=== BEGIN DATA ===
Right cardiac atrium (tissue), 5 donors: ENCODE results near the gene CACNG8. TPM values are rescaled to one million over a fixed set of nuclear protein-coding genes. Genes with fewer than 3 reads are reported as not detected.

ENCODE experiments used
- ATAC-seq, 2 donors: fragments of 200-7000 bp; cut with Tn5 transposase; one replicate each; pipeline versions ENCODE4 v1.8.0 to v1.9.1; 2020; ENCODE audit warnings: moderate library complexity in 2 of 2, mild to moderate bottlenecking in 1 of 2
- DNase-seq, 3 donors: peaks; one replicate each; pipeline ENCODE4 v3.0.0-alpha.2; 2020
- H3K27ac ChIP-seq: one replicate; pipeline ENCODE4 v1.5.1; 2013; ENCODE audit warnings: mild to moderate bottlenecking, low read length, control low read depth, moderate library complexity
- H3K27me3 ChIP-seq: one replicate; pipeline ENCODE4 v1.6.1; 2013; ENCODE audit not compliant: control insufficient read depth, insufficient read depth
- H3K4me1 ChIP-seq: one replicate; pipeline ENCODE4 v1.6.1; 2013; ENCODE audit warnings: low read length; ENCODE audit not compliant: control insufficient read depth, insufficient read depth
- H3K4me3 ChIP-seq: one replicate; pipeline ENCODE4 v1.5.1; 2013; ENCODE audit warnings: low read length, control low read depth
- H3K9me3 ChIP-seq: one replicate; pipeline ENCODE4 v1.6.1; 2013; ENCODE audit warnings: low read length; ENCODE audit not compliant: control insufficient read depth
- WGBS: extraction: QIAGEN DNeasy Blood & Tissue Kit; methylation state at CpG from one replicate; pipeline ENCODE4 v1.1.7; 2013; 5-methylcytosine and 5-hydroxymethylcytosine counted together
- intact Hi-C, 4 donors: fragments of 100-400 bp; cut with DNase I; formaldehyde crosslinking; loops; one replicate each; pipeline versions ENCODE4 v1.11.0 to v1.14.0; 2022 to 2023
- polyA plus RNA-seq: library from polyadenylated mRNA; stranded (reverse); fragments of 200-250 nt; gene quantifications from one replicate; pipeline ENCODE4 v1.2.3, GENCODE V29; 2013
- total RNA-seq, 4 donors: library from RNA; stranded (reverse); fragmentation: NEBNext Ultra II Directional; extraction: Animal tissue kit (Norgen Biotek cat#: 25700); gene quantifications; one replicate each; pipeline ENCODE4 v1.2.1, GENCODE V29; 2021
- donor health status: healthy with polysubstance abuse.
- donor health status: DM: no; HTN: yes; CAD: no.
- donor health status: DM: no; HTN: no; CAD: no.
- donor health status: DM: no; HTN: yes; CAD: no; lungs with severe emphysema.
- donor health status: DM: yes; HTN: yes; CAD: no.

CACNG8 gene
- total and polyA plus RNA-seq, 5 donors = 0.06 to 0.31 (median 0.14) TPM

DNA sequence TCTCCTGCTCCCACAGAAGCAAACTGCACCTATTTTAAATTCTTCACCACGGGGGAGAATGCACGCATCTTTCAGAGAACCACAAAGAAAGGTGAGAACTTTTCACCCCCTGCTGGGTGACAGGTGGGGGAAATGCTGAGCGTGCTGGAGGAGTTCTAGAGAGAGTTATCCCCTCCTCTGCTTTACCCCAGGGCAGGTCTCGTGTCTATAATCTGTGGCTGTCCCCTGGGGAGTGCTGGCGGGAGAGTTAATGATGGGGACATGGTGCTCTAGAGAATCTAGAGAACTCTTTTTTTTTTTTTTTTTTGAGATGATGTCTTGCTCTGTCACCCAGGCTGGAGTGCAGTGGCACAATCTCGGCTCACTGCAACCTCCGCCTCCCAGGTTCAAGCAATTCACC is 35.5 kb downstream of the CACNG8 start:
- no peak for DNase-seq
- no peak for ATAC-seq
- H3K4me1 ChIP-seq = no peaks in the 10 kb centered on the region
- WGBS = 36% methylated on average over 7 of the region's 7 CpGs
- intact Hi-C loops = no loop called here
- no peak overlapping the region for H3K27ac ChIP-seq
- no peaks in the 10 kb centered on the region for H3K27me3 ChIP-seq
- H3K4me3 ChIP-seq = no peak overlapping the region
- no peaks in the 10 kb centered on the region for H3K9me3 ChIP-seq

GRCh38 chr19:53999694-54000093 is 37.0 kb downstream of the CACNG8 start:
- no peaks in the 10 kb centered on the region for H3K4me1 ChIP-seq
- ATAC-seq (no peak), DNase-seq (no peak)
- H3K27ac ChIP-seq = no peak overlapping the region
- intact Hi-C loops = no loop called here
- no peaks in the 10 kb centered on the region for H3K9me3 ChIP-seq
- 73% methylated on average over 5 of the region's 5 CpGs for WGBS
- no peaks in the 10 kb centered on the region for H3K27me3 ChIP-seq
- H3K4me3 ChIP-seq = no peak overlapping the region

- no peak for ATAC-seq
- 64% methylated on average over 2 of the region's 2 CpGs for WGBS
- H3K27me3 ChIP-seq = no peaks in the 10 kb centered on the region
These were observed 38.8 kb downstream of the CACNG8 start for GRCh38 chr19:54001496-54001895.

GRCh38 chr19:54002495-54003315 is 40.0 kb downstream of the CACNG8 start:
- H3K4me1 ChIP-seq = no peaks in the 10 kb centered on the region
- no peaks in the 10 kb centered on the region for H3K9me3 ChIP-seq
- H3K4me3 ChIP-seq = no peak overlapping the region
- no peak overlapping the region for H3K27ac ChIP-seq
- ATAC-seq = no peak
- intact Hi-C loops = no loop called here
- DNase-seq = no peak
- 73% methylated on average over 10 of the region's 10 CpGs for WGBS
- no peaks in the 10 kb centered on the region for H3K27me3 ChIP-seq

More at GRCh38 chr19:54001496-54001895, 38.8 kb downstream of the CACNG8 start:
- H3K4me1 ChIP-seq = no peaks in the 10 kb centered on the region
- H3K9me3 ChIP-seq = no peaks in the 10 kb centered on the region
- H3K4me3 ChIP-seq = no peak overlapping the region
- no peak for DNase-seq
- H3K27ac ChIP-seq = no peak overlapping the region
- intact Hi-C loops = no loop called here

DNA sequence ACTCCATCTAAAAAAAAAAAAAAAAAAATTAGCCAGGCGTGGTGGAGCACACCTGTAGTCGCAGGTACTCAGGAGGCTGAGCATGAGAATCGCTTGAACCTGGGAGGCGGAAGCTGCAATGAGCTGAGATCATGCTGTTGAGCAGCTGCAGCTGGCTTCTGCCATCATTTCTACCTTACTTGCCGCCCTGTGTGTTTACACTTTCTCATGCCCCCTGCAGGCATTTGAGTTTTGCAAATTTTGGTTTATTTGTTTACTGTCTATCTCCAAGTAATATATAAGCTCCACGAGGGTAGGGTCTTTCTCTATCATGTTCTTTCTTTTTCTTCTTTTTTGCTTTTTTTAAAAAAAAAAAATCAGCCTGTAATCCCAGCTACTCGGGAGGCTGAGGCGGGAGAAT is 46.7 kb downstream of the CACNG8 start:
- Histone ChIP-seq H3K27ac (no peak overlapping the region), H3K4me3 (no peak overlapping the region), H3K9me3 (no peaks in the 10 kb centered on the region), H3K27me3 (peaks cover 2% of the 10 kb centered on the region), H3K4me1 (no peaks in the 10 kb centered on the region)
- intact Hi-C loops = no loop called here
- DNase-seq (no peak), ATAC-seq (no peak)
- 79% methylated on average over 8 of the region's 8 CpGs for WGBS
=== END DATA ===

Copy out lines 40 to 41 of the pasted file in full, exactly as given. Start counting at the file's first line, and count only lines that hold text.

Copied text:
- no peak for ATAC-seq
- 64% methylated on average over 2 of the region's 2 CpGs for WGBS